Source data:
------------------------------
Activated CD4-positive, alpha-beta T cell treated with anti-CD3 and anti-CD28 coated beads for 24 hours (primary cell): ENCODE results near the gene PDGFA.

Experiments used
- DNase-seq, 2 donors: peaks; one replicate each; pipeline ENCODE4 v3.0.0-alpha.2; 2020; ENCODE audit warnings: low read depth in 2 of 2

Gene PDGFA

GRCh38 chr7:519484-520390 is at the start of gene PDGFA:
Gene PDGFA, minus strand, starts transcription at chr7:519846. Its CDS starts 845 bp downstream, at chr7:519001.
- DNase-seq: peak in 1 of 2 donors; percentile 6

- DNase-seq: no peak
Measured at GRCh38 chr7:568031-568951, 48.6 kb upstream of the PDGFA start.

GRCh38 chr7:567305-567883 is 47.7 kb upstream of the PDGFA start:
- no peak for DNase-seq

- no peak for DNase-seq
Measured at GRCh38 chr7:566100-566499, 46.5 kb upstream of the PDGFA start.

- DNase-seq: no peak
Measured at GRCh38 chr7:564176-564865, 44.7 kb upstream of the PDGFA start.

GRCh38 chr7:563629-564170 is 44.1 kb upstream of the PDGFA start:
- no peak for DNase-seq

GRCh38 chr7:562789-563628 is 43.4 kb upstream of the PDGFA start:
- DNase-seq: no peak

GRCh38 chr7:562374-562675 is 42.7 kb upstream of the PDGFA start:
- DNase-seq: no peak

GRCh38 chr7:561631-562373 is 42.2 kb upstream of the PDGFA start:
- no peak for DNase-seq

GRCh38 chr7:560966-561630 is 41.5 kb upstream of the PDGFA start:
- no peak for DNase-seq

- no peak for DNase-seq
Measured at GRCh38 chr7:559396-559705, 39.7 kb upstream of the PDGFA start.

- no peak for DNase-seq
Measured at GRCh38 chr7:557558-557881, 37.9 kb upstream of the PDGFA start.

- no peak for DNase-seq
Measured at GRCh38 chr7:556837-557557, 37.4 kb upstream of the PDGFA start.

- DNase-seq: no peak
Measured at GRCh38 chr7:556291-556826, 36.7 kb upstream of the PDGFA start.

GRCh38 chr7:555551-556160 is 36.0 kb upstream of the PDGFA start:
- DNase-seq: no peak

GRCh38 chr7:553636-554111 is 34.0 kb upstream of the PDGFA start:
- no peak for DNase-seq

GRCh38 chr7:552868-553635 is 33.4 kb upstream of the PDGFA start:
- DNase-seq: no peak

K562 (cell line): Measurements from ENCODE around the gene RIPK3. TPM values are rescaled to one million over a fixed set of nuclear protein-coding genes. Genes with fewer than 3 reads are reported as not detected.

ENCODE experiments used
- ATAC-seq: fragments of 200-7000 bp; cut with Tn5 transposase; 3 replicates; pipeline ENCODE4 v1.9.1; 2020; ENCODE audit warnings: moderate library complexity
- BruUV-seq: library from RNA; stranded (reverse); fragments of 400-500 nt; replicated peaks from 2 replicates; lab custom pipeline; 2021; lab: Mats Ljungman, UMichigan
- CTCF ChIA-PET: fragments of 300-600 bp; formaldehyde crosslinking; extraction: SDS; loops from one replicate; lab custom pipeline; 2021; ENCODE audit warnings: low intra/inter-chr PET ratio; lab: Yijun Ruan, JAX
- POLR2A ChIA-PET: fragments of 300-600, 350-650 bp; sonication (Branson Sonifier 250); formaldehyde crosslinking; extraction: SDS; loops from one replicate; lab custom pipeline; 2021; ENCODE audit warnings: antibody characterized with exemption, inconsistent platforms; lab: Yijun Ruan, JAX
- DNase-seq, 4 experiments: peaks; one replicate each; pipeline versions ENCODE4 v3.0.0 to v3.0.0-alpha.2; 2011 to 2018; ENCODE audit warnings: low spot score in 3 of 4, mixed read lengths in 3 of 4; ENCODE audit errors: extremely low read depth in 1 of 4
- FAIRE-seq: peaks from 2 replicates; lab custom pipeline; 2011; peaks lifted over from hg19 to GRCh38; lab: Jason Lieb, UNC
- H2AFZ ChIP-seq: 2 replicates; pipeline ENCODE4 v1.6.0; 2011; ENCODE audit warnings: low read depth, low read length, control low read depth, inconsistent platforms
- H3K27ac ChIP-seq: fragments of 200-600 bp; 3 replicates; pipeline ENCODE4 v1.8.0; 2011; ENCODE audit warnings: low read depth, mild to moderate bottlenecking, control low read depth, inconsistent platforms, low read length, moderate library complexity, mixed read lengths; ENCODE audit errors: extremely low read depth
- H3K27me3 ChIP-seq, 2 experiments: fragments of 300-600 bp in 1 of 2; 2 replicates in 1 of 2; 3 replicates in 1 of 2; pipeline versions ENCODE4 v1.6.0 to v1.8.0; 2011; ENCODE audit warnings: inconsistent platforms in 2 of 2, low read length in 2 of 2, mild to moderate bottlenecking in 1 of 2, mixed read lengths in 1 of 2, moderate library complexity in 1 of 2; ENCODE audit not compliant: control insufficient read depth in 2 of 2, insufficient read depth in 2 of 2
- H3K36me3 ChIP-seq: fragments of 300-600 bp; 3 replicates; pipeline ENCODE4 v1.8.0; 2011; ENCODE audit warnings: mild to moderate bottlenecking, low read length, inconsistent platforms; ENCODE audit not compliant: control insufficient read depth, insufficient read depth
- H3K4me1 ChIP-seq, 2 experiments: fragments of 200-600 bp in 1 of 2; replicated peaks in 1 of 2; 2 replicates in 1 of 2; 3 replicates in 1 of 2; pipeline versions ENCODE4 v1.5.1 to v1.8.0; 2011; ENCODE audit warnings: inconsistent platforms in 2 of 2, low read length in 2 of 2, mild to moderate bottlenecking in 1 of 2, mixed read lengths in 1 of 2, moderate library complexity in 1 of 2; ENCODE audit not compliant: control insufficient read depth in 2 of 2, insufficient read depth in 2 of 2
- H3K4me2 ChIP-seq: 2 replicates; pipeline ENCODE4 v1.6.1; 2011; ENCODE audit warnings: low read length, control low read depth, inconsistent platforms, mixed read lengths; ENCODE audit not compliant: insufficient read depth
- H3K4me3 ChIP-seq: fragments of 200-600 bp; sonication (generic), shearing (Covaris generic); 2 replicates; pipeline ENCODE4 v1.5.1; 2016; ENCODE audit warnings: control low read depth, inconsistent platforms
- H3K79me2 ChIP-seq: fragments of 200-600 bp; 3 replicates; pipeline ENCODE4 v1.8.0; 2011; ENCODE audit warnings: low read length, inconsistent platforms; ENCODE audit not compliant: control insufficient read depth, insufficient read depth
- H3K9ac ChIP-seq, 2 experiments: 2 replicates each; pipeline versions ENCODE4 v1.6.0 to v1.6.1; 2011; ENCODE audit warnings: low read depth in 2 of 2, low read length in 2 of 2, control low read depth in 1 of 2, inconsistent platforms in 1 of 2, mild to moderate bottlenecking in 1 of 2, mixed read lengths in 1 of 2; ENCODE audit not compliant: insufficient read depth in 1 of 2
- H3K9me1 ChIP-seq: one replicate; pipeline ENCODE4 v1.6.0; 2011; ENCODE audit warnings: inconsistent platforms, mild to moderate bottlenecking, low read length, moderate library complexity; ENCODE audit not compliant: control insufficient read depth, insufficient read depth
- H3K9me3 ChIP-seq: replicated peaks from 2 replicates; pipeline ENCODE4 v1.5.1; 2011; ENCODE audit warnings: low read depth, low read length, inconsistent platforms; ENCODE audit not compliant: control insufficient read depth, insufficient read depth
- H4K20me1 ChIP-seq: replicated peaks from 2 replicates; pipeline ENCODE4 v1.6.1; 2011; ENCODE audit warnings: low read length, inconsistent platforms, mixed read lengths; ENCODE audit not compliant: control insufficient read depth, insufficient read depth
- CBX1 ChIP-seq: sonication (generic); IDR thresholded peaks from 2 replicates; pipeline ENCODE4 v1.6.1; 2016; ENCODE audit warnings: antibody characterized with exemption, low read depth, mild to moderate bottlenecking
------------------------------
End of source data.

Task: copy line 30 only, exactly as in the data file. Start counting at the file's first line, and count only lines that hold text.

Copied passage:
- no peak for DNase-seq